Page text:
Israel’s Prime Minister Benjamin Netanyahu claimed that he is the victim of a “coup” this week as he stands trial on numerous counts of corruption. It is his latest attempt to undermine the rule of law.
Talk of a “coup” has brought low the once proud Likud Party that used to stand for the law and believed in the judicial system. Today’s rhetoric trends toward what we are used to hearing in other, darker regimes.
“The prosecution is on a witch hunt,” claimed Netanyahu. “They were looking for me. Whitewashed investigations, conducted illegal searches and erased recordings. And the worst of all, it blackmailed witnesses with severe threats to the point of breaking up families,” Netanyahu said at a press conference. ”This is what an attempted coup looks like.”
What he calls a “coup” is actually a court case that has moved at a snail’s pace and which he has exploited over and over to get electoral support, weaving stories of being persecuted even as he remains in power. His attempt to cling to power is unprecedented in Israeli history. Now staring down the possibility of a fifth election, he will do whatever he can to remain in the Prime Minister’s Office. If there is no court system left when he is gone, no trust in institutions and a country divided against itself, he will see it as a victory.
The dangerous rhetoric of describing a slow-moving prosecution that has inevitably and finally brought him to trial a “coup” is rhetoric he purposely uses. Netanyahu is a student of history. He is not in his heart a demagogue. He is known to choose his words carefully and to govern by pragmatism. This makes his use of dangerous terms like “coup” even more problematic, because he knows how this inflames.
Setting part of the electorate, the roughly 25% of the country that vote for him, against the judicial system, is a cold calculated move. The goal is to prepare the ground for his losing the court case. This has some commonalities with what former US president Donald Trump did, preparing the way to undermine the US election last year so he could claim it was rigged.
It appears many Western democracies are today electing leaders who are eroding the institutions that once made democracy a strong form of government. The former US president never conceded the election. Netanyahu has used lockdowns and crises in the past to cling to power. In other democracies, decent politicians tend to resign when they lose a vote. That is how Theresa May and David Cameron left office, having failed at key votes.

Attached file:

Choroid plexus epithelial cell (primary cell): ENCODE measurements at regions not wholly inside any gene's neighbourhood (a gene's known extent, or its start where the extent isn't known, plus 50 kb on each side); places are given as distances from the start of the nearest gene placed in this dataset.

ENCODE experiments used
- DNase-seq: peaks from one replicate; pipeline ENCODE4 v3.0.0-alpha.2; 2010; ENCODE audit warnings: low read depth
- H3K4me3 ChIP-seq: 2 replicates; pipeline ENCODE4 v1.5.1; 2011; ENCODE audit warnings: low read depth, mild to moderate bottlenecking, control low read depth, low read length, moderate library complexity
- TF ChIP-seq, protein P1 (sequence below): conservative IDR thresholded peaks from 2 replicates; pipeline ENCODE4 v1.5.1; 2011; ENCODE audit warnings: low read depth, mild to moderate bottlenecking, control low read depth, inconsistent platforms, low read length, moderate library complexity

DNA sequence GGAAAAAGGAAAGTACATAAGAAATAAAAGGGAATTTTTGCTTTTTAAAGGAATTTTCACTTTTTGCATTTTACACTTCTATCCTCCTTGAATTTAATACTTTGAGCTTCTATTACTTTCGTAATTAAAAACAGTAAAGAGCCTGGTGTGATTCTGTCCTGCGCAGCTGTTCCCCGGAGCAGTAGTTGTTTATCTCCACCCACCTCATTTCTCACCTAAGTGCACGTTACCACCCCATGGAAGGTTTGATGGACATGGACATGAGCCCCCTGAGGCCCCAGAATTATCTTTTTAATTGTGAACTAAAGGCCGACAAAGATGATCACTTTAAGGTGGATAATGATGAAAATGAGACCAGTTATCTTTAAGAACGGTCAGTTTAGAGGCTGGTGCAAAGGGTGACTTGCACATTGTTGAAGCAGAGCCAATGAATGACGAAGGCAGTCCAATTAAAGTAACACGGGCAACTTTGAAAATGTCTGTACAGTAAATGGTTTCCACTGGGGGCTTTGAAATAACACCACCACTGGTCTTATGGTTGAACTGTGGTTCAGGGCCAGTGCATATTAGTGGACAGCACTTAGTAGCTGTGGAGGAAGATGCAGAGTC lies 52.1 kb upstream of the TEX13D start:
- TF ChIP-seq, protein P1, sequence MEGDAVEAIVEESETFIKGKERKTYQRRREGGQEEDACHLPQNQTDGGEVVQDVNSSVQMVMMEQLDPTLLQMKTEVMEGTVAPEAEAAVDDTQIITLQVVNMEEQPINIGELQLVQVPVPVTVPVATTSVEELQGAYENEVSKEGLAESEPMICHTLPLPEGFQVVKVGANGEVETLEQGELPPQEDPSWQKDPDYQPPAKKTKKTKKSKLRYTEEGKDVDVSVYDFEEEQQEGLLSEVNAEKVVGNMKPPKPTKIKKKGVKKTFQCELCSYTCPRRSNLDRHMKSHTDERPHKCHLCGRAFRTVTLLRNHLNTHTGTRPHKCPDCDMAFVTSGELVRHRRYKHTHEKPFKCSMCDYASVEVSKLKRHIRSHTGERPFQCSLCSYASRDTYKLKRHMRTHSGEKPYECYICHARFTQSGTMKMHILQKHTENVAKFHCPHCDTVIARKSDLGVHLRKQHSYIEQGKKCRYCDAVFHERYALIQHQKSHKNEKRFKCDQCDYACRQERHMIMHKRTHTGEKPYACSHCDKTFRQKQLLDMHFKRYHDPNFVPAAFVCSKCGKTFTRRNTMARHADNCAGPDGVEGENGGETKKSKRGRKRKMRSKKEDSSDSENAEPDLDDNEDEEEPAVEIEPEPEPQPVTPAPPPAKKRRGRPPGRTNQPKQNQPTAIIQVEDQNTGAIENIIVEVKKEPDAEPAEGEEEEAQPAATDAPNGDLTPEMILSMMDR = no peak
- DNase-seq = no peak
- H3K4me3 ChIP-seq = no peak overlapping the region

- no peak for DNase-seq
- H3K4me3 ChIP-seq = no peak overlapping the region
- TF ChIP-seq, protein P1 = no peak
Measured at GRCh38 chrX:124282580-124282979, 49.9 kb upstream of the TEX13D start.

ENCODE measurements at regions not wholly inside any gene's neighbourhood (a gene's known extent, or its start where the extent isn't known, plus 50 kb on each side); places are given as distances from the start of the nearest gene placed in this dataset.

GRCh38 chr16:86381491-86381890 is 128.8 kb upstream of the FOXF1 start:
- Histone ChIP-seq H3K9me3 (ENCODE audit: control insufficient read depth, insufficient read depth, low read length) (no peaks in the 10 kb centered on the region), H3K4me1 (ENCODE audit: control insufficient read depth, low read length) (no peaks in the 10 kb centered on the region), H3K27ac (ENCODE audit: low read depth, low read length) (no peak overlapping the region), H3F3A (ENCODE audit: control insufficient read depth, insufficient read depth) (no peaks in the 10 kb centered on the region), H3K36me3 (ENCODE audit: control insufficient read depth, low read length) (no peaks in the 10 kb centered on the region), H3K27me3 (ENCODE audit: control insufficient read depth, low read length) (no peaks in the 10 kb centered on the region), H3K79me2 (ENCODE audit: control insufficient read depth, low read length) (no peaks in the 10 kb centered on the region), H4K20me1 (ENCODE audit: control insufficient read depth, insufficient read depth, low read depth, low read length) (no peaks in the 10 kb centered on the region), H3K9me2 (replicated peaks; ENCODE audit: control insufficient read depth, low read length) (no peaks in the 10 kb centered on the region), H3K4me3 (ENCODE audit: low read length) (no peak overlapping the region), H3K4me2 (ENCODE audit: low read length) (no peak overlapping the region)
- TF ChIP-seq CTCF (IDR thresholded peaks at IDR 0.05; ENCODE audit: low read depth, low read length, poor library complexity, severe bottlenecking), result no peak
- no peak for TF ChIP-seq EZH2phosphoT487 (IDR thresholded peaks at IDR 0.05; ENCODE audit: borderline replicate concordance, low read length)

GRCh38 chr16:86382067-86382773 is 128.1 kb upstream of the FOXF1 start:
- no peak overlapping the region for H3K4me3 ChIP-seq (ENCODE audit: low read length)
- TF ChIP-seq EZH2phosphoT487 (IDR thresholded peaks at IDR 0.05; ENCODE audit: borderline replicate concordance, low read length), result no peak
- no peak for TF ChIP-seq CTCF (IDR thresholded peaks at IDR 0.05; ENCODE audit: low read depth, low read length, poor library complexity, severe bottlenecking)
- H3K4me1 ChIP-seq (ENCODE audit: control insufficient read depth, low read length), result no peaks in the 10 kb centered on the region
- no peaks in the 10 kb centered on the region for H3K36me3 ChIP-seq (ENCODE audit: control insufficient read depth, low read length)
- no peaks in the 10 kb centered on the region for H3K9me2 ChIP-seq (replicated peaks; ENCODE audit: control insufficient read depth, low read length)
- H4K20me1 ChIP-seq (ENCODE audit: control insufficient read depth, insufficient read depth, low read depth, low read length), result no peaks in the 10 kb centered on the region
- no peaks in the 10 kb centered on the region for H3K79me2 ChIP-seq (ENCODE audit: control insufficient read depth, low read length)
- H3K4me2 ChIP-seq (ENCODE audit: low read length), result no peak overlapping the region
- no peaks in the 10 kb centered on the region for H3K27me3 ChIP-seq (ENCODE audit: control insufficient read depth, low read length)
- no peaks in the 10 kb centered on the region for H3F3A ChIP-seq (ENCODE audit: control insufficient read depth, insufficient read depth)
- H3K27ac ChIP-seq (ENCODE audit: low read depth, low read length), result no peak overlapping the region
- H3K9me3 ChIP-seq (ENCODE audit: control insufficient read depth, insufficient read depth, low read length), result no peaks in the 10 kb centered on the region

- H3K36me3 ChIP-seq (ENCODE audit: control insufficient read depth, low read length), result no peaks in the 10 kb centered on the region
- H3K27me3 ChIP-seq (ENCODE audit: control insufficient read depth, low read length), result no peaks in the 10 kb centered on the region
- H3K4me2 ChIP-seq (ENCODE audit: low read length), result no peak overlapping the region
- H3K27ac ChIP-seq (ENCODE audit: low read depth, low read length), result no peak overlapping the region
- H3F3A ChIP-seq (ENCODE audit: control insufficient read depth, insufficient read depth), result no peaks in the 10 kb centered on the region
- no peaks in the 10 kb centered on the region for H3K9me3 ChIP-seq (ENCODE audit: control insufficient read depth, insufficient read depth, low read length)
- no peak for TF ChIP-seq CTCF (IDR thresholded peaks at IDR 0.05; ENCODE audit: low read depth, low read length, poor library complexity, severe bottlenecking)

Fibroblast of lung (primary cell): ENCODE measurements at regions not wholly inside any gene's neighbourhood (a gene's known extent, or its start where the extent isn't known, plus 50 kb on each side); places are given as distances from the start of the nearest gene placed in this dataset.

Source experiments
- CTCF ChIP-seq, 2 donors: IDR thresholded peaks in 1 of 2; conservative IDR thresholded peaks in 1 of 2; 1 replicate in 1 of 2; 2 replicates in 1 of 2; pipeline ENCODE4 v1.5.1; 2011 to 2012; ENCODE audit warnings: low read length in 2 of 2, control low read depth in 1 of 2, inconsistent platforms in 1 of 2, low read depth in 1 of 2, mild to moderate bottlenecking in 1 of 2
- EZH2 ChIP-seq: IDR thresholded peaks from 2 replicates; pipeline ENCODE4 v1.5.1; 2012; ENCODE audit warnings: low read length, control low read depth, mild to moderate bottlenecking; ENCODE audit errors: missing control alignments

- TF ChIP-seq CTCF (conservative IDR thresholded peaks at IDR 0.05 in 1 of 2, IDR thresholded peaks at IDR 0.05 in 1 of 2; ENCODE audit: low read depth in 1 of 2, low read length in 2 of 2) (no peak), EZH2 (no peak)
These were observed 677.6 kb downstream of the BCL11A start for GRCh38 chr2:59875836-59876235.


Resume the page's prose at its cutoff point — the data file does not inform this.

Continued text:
But Netanyahu does not believe that anyone else can ever run Israel. He would prefer to leave office with a judiciary that is not trusted by a third of the country, than leave office with institutions stronger than when he entered. In this, he shares unfortunate commonalities with regimes that do not have a free judiciary, press or law enforcement system.
On the positive side, Israel has weathered authoritarian tendencies in the past. The once all-powerful Labor Party clung to power and abused it when it controlled the country between 1948 and 1977. It was eventually pushed out by Menachem Begin in what was known as the “mahapach” – revolution.
Israel has suffered war and grievous terrorist campaigns against it as well as periods of relative diplomatic isolation. It has seen massive public protests against leaders, peace initiatives and has even weathered warnings of internal strife. It has moved forward and, despite the rhetoric of those like Netanyahu, the Israeli public loves democracy and prefers it to other forms of government.
Unfortunately, however, there are some in Israel who would undermine our democracy, from the all-male religious theocratic parties to other political elements that refuse to have internal primaries, or the far-right whose supporters often act outside the rule of law in the West Bank.
At the heart of Israel is a public composed of Jews and Arabs, Druze, Circassians, Muslims and Christians, who adore this state and will work to preserve it – even if the current leader openly works to cause it damage.